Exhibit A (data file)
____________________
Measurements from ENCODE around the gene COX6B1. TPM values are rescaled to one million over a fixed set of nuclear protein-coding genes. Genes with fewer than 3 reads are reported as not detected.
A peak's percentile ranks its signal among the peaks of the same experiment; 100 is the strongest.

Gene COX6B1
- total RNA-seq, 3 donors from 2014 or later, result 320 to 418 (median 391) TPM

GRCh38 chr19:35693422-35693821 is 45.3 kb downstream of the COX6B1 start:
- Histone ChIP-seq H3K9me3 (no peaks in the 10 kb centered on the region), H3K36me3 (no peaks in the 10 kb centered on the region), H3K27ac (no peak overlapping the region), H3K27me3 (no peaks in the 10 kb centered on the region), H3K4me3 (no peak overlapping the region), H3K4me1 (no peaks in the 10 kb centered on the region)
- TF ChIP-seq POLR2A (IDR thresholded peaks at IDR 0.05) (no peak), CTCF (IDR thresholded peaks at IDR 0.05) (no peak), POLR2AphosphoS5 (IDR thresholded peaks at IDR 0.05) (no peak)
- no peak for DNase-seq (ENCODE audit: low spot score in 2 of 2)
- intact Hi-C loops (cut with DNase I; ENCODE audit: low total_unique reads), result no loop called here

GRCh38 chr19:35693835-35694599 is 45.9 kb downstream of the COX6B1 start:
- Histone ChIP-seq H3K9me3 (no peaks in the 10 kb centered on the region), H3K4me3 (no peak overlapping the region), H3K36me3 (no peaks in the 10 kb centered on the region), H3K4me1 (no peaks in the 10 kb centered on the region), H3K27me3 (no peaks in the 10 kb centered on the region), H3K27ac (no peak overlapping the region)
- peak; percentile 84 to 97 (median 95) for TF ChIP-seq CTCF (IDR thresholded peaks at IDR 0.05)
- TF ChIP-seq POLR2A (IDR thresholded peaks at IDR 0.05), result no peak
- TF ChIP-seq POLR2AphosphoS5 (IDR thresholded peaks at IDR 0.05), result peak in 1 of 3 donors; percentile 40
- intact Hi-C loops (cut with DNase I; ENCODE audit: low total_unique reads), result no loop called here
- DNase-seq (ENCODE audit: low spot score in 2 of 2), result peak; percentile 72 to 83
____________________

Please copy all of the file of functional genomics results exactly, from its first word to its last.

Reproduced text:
Measurements from ENCODE around the gene COX6B1. TPM values are rescaled to one million over a fixed set of nuclear protein-coding genes. Genes with fewer than 3 reads are reported as not detected.
A peak's percentile ranks its signal among the peaks of the same experiment; 100 is the strongest.

Gene COX6B1
- total RNA-seq, 3 donors from 2014 or later, result 320 to 418 (median 391) TPM

GRCh38 chr19:35693422-35693821 is 45.3 kb downstream of the COX6B1 start:
- Histone ChIP-seq H3K9me3 (no peaks in the 10 kb centered on the region), H3K36me3 (no peaks in the 10 kb centered on the region), H3K27ac (no peak overlapping the region), H3K27me3 (no peaks in the 10 kb centered on the region), H3K4me3 (no peak overlapping the region), H3K4me1 (no peaks in the 10 kb centered on the region)
- TF ChIP-seq POLR2A (IDR thresholded peaks at IDR 0.05) (no peak), CTCF (IDR thresholded peaks at IDR 0.05) (no peak), POLR2AphosphoS5 (IDR thresholded peaks at IDR 0.05) (no peak)
- no peak for DNase-seq (ENCODE audit: low spot score in 2 of 2)
- intact Hi-C loops (cut with DNase I; ENCODE audit: low total_unique reads), result no loop called here

GRCh38 chr19:35693835-35694599 is 45.9 kb downstream of the COX6B1 start:
- Histone ChIP-seq H3K9me3 (no peaks in the 10 kb centered on the region), H3K4me3 (no peak overlapping the region), H3K36me3 (no peaks in the 10 kb centered on the region), H3K4me1 (no peaks in the 10 kb centered on the region), H3K27me3 (no peaks in the 10 kb centered on the region), H3K27ac (no peak overlapping the region)
- peak; percentile 84 to 97 (median 95) for TF ChIP-seq CTCF (IDR thresholded peaks at IDR 0.05)
- TF ChIP-seq POLR2A (IDR thresholded peaks at IDR 0.05), result no peak
- TF ChIP-seq POLR2AphosphoS5 (IDR thresholded peaks at IDR 0.05), result peak in 1 of 3 donors; percentile 40
- intact Hi-C loops (cut with DNase I; ENCODE audit: low total_unique reads), result no loop called here
- DNase-seq (ENCODE audit: low spot score in 2 of 2), result peak; percentile 72 to 83